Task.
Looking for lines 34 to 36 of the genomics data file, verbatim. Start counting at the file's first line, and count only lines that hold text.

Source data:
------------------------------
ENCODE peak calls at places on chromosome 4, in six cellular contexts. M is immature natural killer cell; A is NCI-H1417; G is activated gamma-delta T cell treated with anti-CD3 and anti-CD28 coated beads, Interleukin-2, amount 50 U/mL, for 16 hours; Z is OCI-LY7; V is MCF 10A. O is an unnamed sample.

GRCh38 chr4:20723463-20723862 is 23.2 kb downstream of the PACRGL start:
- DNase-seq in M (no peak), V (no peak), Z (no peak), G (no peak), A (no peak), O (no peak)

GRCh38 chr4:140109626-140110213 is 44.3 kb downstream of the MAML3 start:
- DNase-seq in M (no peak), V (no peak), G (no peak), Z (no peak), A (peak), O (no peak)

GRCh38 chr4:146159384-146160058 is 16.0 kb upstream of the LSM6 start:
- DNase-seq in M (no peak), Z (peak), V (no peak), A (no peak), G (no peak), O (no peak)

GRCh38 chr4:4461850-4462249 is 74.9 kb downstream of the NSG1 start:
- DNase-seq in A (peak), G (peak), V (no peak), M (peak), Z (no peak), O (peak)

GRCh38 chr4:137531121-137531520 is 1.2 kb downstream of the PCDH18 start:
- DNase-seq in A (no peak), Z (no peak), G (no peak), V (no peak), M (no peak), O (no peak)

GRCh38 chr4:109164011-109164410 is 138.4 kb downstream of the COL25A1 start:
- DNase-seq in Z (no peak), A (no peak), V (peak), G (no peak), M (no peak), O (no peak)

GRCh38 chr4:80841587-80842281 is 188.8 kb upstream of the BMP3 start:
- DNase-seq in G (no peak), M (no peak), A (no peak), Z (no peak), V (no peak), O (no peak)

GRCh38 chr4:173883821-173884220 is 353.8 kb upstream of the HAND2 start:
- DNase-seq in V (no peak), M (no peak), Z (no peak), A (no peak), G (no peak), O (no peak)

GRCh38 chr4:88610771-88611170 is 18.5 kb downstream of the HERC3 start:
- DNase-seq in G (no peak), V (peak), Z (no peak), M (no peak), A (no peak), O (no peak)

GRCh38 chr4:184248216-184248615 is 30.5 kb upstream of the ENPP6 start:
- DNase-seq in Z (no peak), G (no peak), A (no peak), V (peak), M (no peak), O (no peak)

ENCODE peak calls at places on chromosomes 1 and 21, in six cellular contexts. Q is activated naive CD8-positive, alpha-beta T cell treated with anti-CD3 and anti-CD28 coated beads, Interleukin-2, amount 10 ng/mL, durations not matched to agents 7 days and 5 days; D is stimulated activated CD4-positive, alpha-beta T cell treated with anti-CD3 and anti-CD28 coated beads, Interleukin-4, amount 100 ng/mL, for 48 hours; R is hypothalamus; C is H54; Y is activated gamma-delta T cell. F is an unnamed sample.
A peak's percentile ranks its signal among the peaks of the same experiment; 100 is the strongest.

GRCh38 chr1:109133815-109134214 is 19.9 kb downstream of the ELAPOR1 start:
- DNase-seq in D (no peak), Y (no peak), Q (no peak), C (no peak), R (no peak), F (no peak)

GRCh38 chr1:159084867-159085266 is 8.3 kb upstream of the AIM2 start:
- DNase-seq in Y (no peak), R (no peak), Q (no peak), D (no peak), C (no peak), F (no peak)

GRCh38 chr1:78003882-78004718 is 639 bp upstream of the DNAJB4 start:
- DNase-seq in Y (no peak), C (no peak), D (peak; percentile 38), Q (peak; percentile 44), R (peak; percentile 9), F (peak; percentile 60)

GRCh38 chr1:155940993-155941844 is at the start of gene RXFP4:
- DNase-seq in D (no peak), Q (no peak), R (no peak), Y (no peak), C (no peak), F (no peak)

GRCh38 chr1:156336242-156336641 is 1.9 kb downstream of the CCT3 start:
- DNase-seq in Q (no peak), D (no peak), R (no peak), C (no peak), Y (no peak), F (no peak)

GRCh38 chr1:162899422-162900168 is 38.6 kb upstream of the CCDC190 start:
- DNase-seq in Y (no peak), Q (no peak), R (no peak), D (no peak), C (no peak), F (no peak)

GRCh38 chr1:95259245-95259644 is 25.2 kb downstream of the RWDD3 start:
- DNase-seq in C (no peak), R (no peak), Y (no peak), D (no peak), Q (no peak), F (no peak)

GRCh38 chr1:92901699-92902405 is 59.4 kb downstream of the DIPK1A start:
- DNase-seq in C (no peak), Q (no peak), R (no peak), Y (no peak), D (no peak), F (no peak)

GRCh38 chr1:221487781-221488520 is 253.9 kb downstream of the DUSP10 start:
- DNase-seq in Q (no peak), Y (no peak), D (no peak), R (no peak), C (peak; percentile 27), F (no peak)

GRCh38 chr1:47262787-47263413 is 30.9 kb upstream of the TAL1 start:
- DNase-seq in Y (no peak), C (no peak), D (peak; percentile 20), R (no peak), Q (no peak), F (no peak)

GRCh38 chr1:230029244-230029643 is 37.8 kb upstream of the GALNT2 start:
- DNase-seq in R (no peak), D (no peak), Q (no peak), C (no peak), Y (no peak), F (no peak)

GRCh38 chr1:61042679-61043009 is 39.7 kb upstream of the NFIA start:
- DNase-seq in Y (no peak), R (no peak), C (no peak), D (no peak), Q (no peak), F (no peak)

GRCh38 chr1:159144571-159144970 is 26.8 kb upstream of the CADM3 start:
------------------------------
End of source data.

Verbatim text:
GRCh38 chr1:162899422-162900168 is 38.6 kb upstream of the CCDC190 start:
- DNase-seq in Y (no peak), Q (no peak), R (no peak), D (no peak), C (no peak), F (no peak)

GRCh38 chr1:95259245-95259644 is 25.2 kb downstream of the RWDD3 start: